Interior Alaska can be a forbidding place. The region is largely wilderness, covered with expansive stretches of tundra and towering mountain ranges. Winters are long and dark, with just a few hours of sunlight on the shortest days and temperatures that often plunge to -50F. Because of its isolation and climate, the region has long attracted people drawn to the challenges and opportunities of a wild, remote place. In this episode of SOTRU, we’ll meet a number of athletes, journalists, scientists, and activists who embody the spirit of Interior Alaska through their grit, determination, and iconoclasm.
- Crazy Dog Kennels
- The Hartman Murder Files
- Brian O’Donoghue’s “Decades of Doubt” series
- Fairbanks News-Miner’s coverage of Hartman case
- “Free the Fairbanks Four” blog
- The Alaska Dispatch article on Fairbanks’ air quality
- Clean Air Fairbanks
- Davyd Betchkal’s work and soundscape science in The New York Times
- Colleen Mondor’s writing
|Sending Letters to the Sea||Shifting Structures|
|Chihei Hatakeyama||Bonfire on the Field|
|Four Tet||This Unfolds|
|Roedelius||Wenn Der Sudwind Weht|
|Hauschka||Barfuss Durch Grass|
Dear Fairbanks Letters
Jennifer BriceDear Fairbanks,
Of course I had to leave you. I had to leave the way every girl has to leave her mother to see the possibilities for her own self.
In the summer of ‘61, you were my mother’s magnetic north. She said good-bye to New York City, good-bye to nursing school, good-bye to the boy who’d taken back his ring.
Two weeks later, she pulled into a gas station in her Plymouth Valiant and asked, “How do I get to Fairbanks from here?”
“Lady,” the guy said, “you just drove through it.”
It’s two years later, and my mother pushes a pram down Second Avenue. “Stay,” she says to the husky by her side, then steps inside the Co-Op. While she’s gone, the husky and I swap stories on the sidewalk.
My first memory is from August 1967, the Chena River flood. Mom rouses me from sleep then swings me—Whoopsie Daisy!—into a stranger’s arms. The man paddles my family to safety. A year or so later, on a rainy day, a strange man offers me a ride home from kindergarten. Something about him reminds me of the man with the canoe. I say yes.
With the trans-Alaska pipeline, you got a whole new lexicon–“haul road,” “crude oil,” “Deadhorse”—and one or two new jokes: “Happiness is 10,000 Texans heading south with an Okie under each arm.” It seemed like all the boys dropped out of high school at 16: why study economics when you could work for union scale?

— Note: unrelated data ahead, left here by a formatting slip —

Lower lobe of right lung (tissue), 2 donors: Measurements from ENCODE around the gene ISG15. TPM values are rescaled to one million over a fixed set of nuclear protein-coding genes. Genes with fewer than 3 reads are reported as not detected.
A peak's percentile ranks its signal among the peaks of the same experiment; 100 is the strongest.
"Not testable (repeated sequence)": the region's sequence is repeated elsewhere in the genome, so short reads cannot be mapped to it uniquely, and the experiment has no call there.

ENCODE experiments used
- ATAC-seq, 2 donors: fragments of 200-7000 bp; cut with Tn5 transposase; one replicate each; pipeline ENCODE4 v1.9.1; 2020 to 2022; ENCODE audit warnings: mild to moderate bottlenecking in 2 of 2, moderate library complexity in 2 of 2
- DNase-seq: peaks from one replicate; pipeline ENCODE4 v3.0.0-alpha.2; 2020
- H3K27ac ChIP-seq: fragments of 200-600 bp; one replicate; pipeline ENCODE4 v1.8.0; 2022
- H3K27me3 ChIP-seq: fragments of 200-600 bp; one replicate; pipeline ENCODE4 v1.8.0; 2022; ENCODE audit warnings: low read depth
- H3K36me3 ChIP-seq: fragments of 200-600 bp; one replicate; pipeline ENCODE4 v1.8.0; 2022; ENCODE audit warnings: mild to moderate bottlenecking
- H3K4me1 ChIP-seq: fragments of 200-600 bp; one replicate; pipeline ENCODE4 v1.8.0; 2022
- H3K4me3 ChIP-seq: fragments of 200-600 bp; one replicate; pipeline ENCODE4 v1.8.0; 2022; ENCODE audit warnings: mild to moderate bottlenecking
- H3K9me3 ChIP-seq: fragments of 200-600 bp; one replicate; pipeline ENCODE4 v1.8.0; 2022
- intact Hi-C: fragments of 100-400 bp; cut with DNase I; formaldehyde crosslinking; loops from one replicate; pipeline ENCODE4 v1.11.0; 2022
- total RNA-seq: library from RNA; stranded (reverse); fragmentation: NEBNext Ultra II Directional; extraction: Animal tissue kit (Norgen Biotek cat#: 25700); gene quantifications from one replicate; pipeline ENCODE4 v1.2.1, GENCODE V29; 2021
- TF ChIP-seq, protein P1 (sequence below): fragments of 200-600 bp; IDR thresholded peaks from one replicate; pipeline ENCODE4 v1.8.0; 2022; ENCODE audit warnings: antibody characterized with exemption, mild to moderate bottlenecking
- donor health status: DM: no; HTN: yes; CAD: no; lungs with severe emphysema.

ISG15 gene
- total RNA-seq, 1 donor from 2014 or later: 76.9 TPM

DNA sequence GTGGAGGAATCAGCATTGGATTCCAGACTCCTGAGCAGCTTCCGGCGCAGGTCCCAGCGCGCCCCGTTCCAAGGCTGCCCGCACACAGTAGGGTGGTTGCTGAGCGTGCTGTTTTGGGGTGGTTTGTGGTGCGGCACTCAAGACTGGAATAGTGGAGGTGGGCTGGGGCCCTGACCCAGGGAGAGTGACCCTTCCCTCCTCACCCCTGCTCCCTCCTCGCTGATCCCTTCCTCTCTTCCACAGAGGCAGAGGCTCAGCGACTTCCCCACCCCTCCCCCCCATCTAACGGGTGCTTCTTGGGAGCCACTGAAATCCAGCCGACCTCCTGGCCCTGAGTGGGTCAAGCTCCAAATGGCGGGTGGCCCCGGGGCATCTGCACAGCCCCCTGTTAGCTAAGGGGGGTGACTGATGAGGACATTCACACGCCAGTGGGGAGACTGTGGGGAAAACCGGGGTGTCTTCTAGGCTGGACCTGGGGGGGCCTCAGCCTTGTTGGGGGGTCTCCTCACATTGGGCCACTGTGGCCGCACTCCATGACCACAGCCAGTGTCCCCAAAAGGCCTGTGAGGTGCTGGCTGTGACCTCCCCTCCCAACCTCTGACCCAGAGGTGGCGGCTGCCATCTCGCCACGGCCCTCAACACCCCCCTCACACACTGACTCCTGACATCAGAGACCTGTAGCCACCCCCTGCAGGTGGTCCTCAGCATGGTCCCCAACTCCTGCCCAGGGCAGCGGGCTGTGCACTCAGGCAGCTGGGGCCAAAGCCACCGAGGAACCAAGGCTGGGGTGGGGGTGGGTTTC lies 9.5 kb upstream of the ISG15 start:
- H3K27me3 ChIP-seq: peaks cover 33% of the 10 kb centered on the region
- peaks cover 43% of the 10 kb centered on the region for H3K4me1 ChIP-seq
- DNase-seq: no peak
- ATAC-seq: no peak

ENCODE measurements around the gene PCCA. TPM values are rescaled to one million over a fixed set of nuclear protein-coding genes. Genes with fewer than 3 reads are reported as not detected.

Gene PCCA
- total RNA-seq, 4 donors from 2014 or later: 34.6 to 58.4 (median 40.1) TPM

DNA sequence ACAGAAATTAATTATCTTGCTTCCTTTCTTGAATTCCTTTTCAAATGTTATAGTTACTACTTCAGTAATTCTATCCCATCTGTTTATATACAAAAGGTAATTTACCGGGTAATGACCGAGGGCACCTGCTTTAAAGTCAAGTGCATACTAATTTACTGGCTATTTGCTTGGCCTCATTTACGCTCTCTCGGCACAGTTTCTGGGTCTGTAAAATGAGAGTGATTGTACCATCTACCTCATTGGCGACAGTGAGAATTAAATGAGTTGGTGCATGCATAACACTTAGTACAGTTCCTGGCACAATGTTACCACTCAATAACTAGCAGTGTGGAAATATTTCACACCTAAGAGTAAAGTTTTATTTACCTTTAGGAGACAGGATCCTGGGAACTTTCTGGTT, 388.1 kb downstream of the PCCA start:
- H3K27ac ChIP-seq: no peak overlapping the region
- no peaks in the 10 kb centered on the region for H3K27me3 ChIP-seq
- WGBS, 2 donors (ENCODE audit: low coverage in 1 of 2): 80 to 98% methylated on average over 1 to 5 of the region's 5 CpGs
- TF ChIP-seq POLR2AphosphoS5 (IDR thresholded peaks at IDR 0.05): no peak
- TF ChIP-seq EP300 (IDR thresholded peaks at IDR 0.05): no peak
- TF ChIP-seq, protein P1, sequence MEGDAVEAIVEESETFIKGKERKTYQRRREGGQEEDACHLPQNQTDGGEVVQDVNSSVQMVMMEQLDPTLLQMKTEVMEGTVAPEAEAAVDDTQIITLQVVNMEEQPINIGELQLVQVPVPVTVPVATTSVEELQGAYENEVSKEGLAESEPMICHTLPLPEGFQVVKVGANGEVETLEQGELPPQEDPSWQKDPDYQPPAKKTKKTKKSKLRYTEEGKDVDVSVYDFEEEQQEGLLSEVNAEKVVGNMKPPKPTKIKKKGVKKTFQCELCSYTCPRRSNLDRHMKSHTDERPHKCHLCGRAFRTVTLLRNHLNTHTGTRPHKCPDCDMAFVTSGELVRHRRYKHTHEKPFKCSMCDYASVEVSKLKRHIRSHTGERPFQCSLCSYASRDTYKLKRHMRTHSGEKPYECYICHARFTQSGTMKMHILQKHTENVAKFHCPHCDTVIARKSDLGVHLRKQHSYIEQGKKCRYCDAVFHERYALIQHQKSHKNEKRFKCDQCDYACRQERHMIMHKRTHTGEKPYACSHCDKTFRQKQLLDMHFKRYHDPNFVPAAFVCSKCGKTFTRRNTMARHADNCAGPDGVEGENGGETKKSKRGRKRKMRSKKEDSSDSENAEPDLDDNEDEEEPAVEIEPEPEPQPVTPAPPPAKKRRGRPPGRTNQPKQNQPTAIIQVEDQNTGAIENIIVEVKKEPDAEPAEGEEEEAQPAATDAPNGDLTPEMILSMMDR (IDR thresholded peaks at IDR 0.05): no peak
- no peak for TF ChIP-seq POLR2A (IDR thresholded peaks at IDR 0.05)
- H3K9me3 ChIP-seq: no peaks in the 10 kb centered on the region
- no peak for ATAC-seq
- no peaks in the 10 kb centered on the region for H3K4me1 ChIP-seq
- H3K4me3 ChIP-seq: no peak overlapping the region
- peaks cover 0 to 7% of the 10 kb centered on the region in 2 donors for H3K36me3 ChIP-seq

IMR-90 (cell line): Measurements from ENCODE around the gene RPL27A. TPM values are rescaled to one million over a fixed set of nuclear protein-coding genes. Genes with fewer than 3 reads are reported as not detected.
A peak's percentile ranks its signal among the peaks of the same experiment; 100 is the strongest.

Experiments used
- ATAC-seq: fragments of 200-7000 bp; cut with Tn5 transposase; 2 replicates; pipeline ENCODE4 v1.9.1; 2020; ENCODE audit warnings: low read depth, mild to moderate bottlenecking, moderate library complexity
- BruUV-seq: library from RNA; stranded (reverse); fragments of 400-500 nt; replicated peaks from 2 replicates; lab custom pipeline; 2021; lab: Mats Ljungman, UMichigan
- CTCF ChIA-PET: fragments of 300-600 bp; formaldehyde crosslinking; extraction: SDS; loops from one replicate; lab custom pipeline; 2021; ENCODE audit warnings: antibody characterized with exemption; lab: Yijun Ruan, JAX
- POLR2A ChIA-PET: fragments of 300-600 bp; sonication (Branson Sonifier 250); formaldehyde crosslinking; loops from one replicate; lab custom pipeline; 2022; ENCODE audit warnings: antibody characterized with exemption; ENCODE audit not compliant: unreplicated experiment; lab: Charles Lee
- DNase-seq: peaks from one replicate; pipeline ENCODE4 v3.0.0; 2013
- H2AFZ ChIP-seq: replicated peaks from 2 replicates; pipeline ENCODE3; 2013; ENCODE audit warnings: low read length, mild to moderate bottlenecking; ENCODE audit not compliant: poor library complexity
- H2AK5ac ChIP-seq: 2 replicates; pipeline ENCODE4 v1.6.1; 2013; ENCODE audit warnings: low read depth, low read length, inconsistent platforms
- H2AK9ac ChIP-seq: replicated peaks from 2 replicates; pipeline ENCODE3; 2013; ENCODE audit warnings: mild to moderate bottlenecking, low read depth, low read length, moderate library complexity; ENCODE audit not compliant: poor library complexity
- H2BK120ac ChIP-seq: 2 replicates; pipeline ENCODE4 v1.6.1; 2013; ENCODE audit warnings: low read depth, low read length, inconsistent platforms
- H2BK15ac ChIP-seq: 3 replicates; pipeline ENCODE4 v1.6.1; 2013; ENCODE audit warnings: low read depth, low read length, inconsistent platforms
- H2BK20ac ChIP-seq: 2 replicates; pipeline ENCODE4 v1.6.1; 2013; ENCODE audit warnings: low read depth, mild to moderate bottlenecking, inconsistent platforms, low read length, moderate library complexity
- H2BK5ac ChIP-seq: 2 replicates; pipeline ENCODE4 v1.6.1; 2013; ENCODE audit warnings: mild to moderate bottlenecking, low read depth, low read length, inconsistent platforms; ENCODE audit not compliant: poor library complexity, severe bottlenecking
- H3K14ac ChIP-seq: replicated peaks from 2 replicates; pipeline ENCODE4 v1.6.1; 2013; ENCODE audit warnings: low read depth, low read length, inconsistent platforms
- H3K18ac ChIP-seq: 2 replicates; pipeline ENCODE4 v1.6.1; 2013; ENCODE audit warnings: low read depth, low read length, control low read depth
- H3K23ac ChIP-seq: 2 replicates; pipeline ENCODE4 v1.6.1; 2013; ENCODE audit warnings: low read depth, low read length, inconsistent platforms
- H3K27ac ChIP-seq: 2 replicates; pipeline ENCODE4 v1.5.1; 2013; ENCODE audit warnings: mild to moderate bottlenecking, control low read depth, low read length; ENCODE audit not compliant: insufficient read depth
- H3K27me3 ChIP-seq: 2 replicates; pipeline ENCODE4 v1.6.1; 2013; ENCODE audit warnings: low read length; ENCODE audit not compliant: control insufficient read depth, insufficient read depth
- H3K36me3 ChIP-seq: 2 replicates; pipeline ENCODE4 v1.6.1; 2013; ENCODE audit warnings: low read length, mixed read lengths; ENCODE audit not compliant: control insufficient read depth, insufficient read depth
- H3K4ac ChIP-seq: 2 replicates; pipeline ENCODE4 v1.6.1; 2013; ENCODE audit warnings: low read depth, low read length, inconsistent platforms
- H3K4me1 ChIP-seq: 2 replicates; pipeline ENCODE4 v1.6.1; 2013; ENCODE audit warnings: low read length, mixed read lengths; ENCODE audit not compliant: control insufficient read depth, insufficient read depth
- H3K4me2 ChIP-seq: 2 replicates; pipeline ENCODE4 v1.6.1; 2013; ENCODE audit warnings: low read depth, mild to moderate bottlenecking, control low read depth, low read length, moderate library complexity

Then I was 16, and the boys were back. Dana Button and I cruised Airport Way in her orange Bug, blasting the Bee Gees, “Stayin’ Alive.” On prom night, it was 50 below, and the roads were dense with busted fan felts like a plague of black snakes. I wore pink chiffon and silver sandals because, hey, in Fairbanks, we dress for the occasion.
Fast forward a few more years. The News-Miner carries a front-page story about Lori King, my best friend in sixth grade. Did I ever tell you that the stranger who picked me up in his Ford Granada all those years ago drove me straight home? Do I need to tell you that Lori King wasn’t so lucky?
When I was young, I didn’t see you as beautiful. Like my mother, you just were. Winter nights, she’d wrap me in blankets and trundle me outside. “Look up,” she’d say, as roll after roll of ribbon unfurled across the sky. “The northern lights. Aren’t they wonderful?” But nothing seemed wonderful to me then—nothing, I should say, but the sight of my no-nonsense, loafers-wearing, public health nurse mother unmoored by beauty. For her sake, I looked up. And fell into the sky.
Colleen MondorDear Fairbanks:
Before we met, all I knew of aviation was the classroom, the endless practice of stalls and touch-and-gos, the politics of aircraft noise.
From you I learned that flying was also a team of sled dogs restless on the ramp, pawing at the snow while waiting to be loaded and taken on to their next race. It was a five-tiered wedding cake carefully strapped down for a celebration in the village of Nulato. A standard cargo was 500 pounds of pumpkins for a Halloween party in Ruby, or the rifles, tents and boxes of food for a hunting party from Outside who saved for years to embark on their Alaskan trip of a lifetime.
For you, flying was school kids traveling for basketball games, convicts enroute to prison in Nome and U.S. mail that included boxes of live chicks, fully assembled bicycles, truck tires and cases of pop and potato chips. One sad day, we loaded an ornate casket for Stevens Village, its occupant a dearly loved elder finally going home. On that day, aviation was the business of grief.
I learned so much from you, Fairbanks, about how flying could make a wilderness seem like a small town.
You taught me that 30 below zero is not too cold to fly, nor is 40 below nor, shockingly, is 50 below.
You took me beyond Lindbergh and Earhart, introducing pilots whose exploits were absent from my textbooks. You gave me Ben Eielson, first to cross the Arctic Ocean, Joe Crosson, first to land on a glacier and Noel Wien, first to cover the Bering Strait. These were your pilots, your stories, your hometown heroes. At your university high on the hill, the library revealed them all to me along with dozens more. I learned that aviation’s coldest heart has always been yours, deep in the Interior, and while I scheduled flights along the Yukon River and monitored aircraft who flew deep into the towering Brooks Range, I was always mindful of the memories you hold dear.
Aviation is a careful thing, you taught me; here with you it can be so dirty and dangerous and unforgiving. But also here, with Denali clear in the distance and rivers churning all around us, it can be like no place else on earth.